Super Dark Times (2017)

Owen Campbell, Charlie Tahan, Elizabeth Cappuccino, Amy Hargreaves,
Teenagers Zach and Josh have been best friends their whole lives, but when a gruesome accident leads to a cover-up, the secret drives a wedge between them and propels them down a rabbit hole of escalating paranoia and violence.
  • 6.6 /10.0 IMDB Rating:
  • DatePublished:
  • 2018-09-07 Added:
  • Ben Collins, Luke Piotrowski, Writer:
  • Kevin Phillips, Director:
  • Edward Parks, Richard Peete, Jett Steiger, Producer:

Trailer:

7/10 / 10

Saw this at the Rotterdam film festival 2017 (website: iffr.com). Thesynopsis on the festival website contained ample pointers to avoid thismovie, for example "life revolves around vying for popularity, hangingout, falling in love and looking for kicks". Luckily there was onlylittle attention for partying, courting, clothes, and more such, unlikeother movies covering youngsters of high-school age. The real dramatook some time to develop, but once becoming apparent it stayed in theforefront, and so should it be.

A bit problematic (for me) is that the finale went a bit too fast andtoo bloody for my taste, something that did not follow logically fromwhat happened before. It seemed a bit over the top. On the other hand,a different ending was not easy to think of, as involving the policeand the legal system would have ruined the story completely. Moreover,it would require bringing in the parents of our main protagonists,which usually does not bode well for the clarity of the drama. Anyway,unexpected turns of events came at a steady pace and without weakmoments, one step after another. The role of the female collegestudents was less cultivated, as if they were only background tapestry,or maybe serving as catalyst material to speed up developments butotherwise not really crucial for the outcome.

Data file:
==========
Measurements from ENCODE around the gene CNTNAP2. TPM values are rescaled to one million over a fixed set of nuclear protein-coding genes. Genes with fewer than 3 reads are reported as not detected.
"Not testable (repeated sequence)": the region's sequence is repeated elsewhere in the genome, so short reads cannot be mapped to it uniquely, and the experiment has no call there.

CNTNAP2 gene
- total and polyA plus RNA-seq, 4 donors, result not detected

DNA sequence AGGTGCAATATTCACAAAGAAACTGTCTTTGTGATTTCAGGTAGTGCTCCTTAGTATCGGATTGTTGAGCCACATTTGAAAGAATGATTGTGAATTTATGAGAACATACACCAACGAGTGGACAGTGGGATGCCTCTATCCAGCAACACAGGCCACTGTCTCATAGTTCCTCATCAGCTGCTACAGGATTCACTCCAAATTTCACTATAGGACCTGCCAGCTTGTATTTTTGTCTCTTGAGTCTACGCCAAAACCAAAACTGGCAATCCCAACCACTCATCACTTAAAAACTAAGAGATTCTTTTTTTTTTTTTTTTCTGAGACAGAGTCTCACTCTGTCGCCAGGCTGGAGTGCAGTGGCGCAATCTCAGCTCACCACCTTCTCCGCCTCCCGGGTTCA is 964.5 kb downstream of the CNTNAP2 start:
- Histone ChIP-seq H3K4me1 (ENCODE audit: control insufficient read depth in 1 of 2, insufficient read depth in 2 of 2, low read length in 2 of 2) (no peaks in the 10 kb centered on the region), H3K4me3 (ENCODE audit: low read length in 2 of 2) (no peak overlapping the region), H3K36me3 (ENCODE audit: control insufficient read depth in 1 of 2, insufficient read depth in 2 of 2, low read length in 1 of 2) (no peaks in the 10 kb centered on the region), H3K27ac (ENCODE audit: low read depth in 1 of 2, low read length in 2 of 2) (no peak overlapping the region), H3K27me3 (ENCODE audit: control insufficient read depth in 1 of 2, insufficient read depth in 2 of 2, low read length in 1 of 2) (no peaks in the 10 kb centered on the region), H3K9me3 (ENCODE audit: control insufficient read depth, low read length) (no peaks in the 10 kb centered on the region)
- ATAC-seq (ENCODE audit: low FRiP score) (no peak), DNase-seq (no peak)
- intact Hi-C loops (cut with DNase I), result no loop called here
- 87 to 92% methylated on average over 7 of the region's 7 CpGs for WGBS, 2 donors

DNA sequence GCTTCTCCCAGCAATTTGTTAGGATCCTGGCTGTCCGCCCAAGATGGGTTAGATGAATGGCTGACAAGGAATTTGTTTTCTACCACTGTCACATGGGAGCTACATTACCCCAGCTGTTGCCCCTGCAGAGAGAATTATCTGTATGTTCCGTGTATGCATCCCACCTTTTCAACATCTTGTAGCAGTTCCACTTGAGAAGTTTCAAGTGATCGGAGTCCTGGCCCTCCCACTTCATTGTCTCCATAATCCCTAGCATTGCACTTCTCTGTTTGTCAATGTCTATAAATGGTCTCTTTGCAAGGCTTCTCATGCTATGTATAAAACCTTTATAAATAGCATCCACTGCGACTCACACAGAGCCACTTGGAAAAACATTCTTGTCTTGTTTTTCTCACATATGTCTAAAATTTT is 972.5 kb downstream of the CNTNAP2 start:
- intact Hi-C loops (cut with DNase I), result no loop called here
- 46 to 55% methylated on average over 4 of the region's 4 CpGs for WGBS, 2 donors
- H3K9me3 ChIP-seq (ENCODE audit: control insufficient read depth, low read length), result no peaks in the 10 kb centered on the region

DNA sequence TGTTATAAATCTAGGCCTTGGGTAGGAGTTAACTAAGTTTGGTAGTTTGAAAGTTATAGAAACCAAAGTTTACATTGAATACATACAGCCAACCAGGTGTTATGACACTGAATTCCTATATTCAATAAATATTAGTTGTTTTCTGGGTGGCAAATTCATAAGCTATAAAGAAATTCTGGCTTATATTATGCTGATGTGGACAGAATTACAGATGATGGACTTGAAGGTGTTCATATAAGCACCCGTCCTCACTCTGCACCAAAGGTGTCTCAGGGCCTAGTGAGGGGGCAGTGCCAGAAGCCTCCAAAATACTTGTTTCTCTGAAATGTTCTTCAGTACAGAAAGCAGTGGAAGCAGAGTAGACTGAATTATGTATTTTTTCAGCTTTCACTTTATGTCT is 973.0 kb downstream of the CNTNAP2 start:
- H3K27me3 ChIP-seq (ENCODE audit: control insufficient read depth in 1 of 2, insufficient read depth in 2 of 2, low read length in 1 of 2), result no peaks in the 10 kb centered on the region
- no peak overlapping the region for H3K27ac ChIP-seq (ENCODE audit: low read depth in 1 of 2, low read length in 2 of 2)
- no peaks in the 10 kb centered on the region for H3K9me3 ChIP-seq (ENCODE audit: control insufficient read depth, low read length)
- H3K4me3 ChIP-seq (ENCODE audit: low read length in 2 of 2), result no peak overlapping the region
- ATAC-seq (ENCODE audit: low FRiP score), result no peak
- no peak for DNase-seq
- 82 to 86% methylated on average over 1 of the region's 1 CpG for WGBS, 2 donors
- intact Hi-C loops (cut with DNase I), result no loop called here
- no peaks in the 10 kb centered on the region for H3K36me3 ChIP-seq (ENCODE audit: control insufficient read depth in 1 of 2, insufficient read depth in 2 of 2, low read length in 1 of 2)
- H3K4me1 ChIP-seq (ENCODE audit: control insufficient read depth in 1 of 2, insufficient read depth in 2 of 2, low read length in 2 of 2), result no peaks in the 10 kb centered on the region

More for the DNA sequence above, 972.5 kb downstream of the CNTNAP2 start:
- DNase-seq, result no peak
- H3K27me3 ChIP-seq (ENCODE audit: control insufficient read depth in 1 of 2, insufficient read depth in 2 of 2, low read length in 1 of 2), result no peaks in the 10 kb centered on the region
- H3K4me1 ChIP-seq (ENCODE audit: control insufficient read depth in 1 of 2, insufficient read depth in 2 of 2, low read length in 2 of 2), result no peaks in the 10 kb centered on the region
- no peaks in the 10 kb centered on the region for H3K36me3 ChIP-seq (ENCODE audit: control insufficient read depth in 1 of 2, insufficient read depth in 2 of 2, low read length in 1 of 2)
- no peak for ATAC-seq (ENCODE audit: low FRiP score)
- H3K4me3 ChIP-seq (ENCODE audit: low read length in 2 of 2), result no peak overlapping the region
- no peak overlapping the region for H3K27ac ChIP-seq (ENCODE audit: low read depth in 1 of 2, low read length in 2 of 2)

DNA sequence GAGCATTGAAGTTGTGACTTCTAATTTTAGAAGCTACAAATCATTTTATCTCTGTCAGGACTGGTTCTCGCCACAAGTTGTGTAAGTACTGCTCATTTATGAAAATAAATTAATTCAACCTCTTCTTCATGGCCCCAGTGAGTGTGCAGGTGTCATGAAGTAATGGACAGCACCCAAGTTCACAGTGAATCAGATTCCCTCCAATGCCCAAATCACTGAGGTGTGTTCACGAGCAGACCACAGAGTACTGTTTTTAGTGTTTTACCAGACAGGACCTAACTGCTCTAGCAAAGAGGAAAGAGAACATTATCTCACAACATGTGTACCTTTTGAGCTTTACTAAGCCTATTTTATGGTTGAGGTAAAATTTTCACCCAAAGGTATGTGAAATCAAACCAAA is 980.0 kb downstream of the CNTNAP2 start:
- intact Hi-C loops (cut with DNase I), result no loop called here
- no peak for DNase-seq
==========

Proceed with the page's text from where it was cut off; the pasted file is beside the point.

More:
Unclear is the opening scene where a deer is found dead in the classroom with a broken window. It took some time before the police entered,who started exchanging glances with each other, but I'm at a loss whatit all meant.

From the final Q&A I learned a nice statement: "planting little seedshere and there is the essence of script writing". And also: Rhythm andpacing are important (it was a side answer to a question about thesound track, but even more applying to the screenplay).

Also from the Q&A: A serious attempt was made to give Josh moredimensions in his character. Same for the others, though they did notneed it that much. All were nice young men without really bad habits,but only nice is not enough to keep our interest.

All in all, I was glad to have booked tickets for this movie, despitemy fears that it was to become another coming-of-age story with toomuch time devoted on courting and partying. This time there were noproblems along that line. It sustained a real focus on the centralstory and its pacing of subsequent developments. The audience awardedthis movie a mediocre 73rd place (out of 172) with an average score of3.905 *out of 5).

7/10 / 10

What a totally enjoyable 'under the radar' film.